France's defence minister says the secret agent was likely killed during the failed rescue attempt on Saturday.
French hostage Allex will be executed: Al Shabab
MOGADISHU // Somalia's Al Qaeda-linked rebels said today that France signed the death warrant of a French intelligence agent when it launched a rescue operation last weekend that failed to bring him home.
The militant group Al Shabab has held the French agent, Denis Allex, since July 2009. Al Shabab said in a lengthy statement today that the group decided to kill Allex in retaliation for the Friday-Saturday overnight operation. Two French soldiers and 17 Somalis were killed during the rescue attempt, French officials say.
France's defence minister has said Mr Allex is likely already dead. Al Shabab has said Mr Allex was still alive after the rescue attempt.
Vague language in Al Shabab's statement does little to make things clear. The group did not offer proof Mr Allex is alive or say when he would be executed if he is still alive.
"With the rescue attempt, France has voluntarily signed Allex's death warrant," the statement said.
Admiral Edouard Guillaud, France's military chief of staff, said officials there believe Al Shabab's announcement is propaganda.
"We have had no indication since Friday night's raid that Denis Allex, since that's his name, on the fact that Denis Allex is alive," he told Europe 1. "We think that he is in all likelihood dead. ... It's a technique that they have already resorted to in other cases that didn't concern us."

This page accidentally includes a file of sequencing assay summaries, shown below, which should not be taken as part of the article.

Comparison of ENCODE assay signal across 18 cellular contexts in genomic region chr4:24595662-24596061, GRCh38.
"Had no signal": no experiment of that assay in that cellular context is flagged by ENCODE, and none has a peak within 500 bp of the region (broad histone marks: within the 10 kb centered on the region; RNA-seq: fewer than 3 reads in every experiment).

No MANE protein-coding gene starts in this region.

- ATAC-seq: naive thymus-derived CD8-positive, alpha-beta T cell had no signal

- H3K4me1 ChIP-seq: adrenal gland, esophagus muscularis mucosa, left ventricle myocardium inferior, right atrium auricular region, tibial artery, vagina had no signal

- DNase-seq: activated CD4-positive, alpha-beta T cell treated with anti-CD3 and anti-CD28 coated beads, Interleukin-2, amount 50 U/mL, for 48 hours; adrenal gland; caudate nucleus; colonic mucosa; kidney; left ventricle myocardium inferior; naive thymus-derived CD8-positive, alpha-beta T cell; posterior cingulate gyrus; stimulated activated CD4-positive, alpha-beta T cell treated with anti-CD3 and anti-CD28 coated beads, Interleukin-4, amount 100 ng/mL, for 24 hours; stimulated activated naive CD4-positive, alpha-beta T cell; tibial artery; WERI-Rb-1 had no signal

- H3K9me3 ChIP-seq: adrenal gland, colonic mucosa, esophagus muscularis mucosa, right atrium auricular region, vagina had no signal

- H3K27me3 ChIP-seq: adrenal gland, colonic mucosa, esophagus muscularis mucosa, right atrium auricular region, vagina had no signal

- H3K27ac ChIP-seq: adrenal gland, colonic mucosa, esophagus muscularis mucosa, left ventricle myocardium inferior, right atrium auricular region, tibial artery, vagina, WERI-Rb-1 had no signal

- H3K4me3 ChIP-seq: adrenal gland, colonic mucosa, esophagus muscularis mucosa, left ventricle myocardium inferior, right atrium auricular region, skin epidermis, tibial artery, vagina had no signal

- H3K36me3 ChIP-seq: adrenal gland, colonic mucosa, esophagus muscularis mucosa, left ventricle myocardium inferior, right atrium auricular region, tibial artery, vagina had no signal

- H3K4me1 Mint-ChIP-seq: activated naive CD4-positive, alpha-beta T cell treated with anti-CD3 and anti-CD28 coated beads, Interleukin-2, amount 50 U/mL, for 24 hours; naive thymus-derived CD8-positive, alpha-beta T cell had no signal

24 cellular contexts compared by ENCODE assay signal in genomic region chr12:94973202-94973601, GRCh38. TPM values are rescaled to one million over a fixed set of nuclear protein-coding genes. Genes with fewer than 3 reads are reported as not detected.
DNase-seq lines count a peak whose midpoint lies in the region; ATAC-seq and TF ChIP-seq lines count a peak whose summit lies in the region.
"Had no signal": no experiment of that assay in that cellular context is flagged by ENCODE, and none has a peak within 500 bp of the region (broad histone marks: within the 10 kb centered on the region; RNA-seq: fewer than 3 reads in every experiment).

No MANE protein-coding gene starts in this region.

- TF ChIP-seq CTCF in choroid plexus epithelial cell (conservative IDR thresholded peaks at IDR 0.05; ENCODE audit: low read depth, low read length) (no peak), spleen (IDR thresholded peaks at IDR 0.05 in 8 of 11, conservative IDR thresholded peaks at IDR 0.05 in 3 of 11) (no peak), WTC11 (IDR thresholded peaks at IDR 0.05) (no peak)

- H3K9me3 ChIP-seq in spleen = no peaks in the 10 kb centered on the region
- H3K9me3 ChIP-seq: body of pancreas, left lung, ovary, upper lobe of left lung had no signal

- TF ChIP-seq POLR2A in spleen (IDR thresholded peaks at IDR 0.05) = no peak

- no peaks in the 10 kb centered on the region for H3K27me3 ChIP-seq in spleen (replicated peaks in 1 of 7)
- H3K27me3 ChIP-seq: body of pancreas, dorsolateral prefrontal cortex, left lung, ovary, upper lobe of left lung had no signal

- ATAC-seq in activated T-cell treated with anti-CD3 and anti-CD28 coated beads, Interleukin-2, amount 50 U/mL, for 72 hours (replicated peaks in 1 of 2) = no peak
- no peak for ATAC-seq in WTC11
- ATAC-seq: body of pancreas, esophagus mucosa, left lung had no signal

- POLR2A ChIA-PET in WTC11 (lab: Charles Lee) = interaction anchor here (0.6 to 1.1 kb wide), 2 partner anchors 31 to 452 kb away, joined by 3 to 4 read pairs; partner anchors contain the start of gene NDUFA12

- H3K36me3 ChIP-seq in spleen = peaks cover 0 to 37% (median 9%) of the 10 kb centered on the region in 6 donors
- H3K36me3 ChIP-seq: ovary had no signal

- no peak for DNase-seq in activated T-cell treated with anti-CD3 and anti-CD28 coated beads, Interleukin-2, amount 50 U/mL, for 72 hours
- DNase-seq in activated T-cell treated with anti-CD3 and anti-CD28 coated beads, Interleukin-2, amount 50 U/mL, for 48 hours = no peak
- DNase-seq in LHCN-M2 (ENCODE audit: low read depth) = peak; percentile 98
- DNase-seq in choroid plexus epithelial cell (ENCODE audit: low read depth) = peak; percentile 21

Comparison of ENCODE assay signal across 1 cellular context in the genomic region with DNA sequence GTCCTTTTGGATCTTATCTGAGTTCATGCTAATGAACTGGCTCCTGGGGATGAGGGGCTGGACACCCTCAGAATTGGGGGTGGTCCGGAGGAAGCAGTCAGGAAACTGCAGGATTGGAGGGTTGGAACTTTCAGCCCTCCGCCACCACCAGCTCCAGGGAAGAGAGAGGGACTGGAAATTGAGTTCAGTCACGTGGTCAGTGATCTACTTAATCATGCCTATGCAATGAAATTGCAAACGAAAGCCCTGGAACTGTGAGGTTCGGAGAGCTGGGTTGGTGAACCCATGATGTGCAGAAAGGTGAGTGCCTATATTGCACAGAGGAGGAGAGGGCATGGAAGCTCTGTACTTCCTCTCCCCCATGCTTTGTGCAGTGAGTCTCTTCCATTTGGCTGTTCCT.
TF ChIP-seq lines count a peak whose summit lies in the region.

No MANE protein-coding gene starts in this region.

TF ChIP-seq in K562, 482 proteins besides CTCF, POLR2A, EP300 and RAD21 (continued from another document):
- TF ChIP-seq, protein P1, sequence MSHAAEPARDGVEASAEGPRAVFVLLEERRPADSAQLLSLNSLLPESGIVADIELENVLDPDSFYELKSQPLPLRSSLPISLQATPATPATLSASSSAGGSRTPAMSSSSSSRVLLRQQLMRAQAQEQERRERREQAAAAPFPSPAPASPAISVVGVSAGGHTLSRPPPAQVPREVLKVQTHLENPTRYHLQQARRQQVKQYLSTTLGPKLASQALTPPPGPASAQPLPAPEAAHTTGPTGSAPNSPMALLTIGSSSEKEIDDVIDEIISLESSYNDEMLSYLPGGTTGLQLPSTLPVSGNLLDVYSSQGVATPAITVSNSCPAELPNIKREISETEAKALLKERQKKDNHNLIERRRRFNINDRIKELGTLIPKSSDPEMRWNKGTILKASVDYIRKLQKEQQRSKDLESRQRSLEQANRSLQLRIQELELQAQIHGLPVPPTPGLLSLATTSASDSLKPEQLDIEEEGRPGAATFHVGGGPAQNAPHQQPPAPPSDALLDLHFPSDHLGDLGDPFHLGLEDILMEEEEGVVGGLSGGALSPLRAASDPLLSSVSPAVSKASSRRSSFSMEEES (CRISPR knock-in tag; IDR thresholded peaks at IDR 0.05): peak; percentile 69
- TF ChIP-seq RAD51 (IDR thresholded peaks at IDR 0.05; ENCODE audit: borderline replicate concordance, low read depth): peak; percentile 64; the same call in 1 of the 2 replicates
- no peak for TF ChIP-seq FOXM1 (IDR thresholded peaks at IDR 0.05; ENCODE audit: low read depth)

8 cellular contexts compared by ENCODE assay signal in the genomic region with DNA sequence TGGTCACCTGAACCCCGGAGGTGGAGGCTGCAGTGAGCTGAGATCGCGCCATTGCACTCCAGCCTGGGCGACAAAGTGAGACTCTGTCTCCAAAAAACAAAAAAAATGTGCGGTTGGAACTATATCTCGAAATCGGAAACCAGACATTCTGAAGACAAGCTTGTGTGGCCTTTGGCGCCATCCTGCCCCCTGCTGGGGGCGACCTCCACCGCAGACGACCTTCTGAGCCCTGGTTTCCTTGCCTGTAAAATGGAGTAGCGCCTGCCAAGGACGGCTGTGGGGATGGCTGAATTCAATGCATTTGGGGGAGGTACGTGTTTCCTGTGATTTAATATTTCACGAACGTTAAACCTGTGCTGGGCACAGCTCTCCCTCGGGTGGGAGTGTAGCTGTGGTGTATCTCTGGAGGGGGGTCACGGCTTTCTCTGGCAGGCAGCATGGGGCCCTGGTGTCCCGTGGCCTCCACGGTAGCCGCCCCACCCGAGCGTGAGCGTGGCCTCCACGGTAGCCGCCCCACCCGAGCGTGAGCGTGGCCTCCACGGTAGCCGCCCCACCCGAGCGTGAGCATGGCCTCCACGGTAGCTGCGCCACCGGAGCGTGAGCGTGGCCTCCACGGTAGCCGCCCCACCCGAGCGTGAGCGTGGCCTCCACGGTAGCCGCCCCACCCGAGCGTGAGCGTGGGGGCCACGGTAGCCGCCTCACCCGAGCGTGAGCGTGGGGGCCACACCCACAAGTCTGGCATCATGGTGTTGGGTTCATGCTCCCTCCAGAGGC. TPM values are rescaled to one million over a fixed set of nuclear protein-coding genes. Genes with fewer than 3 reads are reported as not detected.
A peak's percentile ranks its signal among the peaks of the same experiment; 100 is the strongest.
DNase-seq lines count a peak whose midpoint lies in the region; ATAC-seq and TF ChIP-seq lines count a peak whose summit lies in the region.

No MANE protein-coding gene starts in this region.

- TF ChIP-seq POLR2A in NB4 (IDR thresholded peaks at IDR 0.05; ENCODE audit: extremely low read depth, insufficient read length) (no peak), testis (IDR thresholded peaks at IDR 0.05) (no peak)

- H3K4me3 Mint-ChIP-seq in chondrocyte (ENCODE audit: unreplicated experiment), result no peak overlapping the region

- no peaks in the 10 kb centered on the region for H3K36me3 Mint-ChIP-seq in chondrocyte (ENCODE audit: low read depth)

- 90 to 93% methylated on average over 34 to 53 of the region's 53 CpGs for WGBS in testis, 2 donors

Al Shabab also said it had been willing to free Mr Allex in exchange for "Muslim prisoners". It accused France of persecuting Muslims and pointed to a recently launched military operation by French forces against Al Qaeda-linked extremists in Mali.
Transported by helicopters, the French commandos attacked the Al Shabab position early on Saturday in an attempt to free Mr Allex. France decided to stage the rescue a month ago, when Mr Allex's location seemed to have settled down "in a spot accessible by the sea". US military aircraft briefly entered Somali airspace to support the rescue operation, President Barack Obama said on Sunday, but did not use weapons.
Fierce fighting broke out after the French troops landed. French officials said they counted 17 dead among the Islamists.